Guide to getting and playing better gigs


Demo Tips 2

Gigging Tips
Band Promotion
Stage Act
Stage Presence
Work the Crowd
Set List
Book it
Survive on Tour
Talent Nights
Band in Trouble
The Frontman
Big Break
Band on a Budget
Band Business
Cancelling a Gig
Touring in Europe
Buzz Factor
Check your Gear
Bad Gigs
Benefit Gigs
Gig Fees
Gig Kit
Gigs that Pay
Gig Attendance
Know your Audience
Lies in Music
Mailing List
Outdoor Gigs
Performance Tips
Tour Preparation
Press Kit
Contracts and Riders
Rules of the Road
Band on the Rocks
Play Safe
Gig Sharing
Solo Gigs
Support Band

Your demo should have three or four songs, no more. Don't even think of putting another on there, they'll throw out the demo without even listening to it. As record companies want to make money, you should put your most commercial songs on it, not your best. It's preferable if the songs don't exceed three to three and a half minutes. It should be done well enough for them to get the gist of it, but when it's done too well, it may also give the impression that this is what you want recorded and nothing else. They don't care for hotheads. If possible (if you own a CD burner or know someone who does), submit your demo on a CD.

If you have to submit it on a tape, use a metal or chrome tape rather than the standard quality. All tapes are made of metals, but the "Metal" ones don't degrade and are much more resistant to temperature variances. Don't be afraid to spend money on the medium. As for presentation, you've always been told that a nice presentation goes a long way. That is so true. If you present it in a way that's original, it will attract attention. Your demo might end up on the top of the pile to be listened to at the beginning of a session rather than at the end when nobody's interested anymore. Don't forget a presentation letter, tell them who you are and where you come from, which bands you've played with, if you've had some media coverage and include the clippings. And make sure to include a few photos, you can just scan them in and print them. It's cheaper and the result's the same. Don't forget to include the lyrics to every song on the demo. This is crucial. They want to gauge you as a writer.

You've just recorded a demo that you want a record company to hear, so where should you send it? Hint: Record Companies. Take a CD that was issued in your country and look behind it. Odds are that the address of the record company will be on it. That's where you have to send it. Send it to record companies in your local market, not in another country. If you can't find the address, do a search on record companies on the web. If you don't have a contact person's name, put a label on the envelope clearly indicating the word "Demo". The person who receives it will know what to do with it. Record companies get these all the time, so they have policies in this matter. As for submitting it in person or by mail, it doesn't really matter. Odds are you won't meet the execs anyway. You'll more than likely just hand it in to the receptionist. However, you're sure it will be in if you go in person.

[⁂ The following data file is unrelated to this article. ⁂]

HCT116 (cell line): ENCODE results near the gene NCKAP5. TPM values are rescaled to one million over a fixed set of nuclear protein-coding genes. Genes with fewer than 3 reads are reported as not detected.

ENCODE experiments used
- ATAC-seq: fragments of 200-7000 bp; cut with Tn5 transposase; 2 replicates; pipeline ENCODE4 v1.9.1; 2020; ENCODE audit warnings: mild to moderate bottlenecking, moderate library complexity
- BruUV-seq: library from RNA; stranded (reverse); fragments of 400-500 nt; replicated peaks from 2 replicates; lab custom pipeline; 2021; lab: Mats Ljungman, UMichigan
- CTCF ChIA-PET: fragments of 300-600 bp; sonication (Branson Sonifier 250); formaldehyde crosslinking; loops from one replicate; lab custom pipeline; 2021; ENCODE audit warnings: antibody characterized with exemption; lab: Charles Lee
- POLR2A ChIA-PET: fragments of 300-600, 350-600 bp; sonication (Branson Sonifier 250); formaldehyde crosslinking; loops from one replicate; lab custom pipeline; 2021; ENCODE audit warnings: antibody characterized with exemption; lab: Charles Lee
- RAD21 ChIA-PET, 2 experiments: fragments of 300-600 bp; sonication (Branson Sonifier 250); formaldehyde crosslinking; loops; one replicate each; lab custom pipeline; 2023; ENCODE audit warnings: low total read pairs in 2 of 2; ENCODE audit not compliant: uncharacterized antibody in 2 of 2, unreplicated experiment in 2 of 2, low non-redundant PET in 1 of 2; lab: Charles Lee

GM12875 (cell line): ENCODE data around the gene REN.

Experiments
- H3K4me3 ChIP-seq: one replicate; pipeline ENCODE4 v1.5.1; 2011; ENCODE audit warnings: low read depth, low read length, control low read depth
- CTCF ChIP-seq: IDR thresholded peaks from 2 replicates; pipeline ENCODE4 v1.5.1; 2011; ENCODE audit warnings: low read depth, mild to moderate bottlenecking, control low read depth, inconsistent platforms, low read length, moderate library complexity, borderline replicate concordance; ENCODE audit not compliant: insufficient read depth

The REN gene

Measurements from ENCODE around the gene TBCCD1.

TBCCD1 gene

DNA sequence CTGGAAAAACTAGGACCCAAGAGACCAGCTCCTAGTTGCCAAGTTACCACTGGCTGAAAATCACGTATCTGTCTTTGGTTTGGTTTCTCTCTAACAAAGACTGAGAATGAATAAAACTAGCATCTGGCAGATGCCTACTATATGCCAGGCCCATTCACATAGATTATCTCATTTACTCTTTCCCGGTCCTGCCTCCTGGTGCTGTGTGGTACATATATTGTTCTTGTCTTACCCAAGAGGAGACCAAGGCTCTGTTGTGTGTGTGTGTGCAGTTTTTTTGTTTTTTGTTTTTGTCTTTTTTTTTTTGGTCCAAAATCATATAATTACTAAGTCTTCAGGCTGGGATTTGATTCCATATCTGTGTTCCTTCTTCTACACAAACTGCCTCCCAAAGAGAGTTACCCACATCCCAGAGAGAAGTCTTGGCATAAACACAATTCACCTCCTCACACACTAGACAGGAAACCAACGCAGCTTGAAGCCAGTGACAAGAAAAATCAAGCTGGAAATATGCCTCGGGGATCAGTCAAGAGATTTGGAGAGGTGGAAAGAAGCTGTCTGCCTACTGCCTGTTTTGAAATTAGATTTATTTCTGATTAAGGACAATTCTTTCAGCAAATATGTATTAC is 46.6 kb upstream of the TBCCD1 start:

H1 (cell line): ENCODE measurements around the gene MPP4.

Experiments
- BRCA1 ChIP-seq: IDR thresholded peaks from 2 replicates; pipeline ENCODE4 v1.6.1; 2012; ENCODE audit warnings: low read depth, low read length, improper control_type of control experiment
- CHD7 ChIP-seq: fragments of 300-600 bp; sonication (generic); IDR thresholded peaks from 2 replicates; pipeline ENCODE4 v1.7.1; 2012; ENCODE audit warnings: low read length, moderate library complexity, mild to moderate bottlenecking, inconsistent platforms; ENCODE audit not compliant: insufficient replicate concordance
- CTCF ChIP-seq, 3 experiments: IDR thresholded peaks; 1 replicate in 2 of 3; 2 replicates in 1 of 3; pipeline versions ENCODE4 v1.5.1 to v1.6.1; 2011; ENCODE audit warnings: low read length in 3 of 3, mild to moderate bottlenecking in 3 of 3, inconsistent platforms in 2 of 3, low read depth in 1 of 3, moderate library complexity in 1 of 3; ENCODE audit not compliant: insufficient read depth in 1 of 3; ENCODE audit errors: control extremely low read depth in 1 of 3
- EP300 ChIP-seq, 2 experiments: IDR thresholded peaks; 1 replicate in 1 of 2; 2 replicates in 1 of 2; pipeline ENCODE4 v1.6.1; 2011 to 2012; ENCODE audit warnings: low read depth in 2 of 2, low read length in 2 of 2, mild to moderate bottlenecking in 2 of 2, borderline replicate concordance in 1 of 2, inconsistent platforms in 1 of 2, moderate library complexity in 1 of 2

Having a copy on your website is also a good idea. I've heard of one or two sites where you can post your demo and they claim it will be listened to by rec company execs. DO NOT APPROACH THESE. They get enough demos mailed to them, do you really think they have the time to go on the web and find some more? I don't know what's behind these sites, but I don't want to find out the hard way. Don't bother sending your demo to a producer, they don't listen to demos.

Don't forget to mail yourself a copy first for copyright protection, however, record companies aren't interested in wasting time being sued, so there's very little chance they'll steal your material.

Submit all copies of your demo at the same time. NEVER accept the first offer, tell them you're expecting a call from someone else. If they really want to sign you, they'll call back with a better offer, it's all part of the game and they all play it. If you get one phone call, you're more than likely going to get more calls. Then you start them bidding against one another. If you get the one phone call only and they haven't called back a week later, call them back. Ask them to repeat the offer. Tell them what you would like, or tell them you've been offered more somewhere else (you don't have to give them any names). Don't make any outrageous lies, though, they'll know it. Don't sign for the sake of signing.

Even if nobody calls back, they'll write back. They'll send you a letter explaining what they liked and disliked about your demo. Never sign for just one album. Look for at least two, but no more than three albums. By investing more in you, they're more than likely going to back you up a lot more. Take all that advice into consideration and use it to record your second demo. Don't even worry if the second demo is turned down, I know of one singer who was signed with his seventh demo. Persistence is the key!

<<< Prev

Back to Top

These articles have been collected from various sources. If you are the copyright owner of any of them, contact us for either a credit and link to your site or removal of the article.